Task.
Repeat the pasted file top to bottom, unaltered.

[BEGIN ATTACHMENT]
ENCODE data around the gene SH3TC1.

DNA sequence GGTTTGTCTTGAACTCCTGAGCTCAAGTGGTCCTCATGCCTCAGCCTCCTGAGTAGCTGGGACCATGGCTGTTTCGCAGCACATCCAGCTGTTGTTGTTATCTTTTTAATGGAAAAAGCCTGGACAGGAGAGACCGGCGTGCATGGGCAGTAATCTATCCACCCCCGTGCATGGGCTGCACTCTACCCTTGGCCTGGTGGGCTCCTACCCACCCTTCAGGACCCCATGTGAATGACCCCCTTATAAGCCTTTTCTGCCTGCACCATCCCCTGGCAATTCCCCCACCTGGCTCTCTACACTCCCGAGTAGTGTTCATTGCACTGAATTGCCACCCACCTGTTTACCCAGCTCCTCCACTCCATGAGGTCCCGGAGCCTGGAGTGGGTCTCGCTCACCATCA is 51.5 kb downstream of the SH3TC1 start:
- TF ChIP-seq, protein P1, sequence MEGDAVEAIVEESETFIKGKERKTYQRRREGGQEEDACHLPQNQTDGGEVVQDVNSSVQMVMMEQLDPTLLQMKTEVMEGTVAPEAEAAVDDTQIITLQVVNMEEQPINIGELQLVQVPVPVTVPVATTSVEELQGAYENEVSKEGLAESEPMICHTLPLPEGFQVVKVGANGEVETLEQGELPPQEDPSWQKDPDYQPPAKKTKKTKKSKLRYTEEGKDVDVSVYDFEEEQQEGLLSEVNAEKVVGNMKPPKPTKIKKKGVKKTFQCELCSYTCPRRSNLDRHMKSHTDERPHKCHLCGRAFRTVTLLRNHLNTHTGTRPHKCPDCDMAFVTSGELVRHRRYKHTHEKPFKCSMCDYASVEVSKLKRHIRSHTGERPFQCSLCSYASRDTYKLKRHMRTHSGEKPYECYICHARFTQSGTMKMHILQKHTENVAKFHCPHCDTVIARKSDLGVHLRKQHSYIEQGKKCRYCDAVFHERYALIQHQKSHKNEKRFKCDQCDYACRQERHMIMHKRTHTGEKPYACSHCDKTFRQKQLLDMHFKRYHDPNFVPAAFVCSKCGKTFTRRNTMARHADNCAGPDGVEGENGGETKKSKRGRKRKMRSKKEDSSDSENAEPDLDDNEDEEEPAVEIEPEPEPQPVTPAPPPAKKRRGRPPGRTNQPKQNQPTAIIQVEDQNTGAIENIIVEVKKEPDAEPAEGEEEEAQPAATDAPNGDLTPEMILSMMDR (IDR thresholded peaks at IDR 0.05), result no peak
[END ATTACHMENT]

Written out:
ENCODE data around the gene SH3TC1.

DNA sequence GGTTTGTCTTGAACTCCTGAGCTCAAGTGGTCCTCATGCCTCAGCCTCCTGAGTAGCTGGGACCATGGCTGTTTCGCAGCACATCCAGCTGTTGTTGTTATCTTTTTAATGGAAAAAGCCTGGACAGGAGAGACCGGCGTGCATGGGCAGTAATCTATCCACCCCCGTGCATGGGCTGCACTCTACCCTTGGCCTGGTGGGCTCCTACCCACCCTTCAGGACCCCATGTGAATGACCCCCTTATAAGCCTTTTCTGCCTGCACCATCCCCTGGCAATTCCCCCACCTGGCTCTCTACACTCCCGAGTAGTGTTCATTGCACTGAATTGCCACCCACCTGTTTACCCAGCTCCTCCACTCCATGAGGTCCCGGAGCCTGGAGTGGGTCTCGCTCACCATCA is 51.5 kb downstream of the SH3TC1 start:
- TF ChIP-seq, protein P1, sequence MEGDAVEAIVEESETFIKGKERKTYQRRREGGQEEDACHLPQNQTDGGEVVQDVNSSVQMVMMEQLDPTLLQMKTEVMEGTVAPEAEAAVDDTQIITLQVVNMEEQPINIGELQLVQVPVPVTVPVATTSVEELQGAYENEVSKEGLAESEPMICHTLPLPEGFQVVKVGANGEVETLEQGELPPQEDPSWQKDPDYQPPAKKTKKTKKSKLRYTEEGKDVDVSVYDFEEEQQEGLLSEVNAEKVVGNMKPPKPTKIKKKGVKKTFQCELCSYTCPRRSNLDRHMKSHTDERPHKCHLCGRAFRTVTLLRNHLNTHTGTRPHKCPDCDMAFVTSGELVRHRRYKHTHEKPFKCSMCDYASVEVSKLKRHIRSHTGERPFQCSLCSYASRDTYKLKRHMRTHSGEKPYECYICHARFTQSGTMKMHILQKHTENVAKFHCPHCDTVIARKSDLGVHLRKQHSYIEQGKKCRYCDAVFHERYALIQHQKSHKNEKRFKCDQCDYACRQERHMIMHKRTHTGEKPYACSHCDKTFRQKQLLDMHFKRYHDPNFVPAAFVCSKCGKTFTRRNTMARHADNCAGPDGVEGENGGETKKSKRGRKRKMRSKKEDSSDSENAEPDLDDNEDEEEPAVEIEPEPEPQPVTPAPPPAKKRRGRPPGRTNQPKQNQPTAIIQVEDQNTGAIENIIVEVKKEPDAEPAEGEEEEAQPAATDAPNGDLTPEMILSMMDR (IDR thresholded peaks at IDR 0.05), result no peak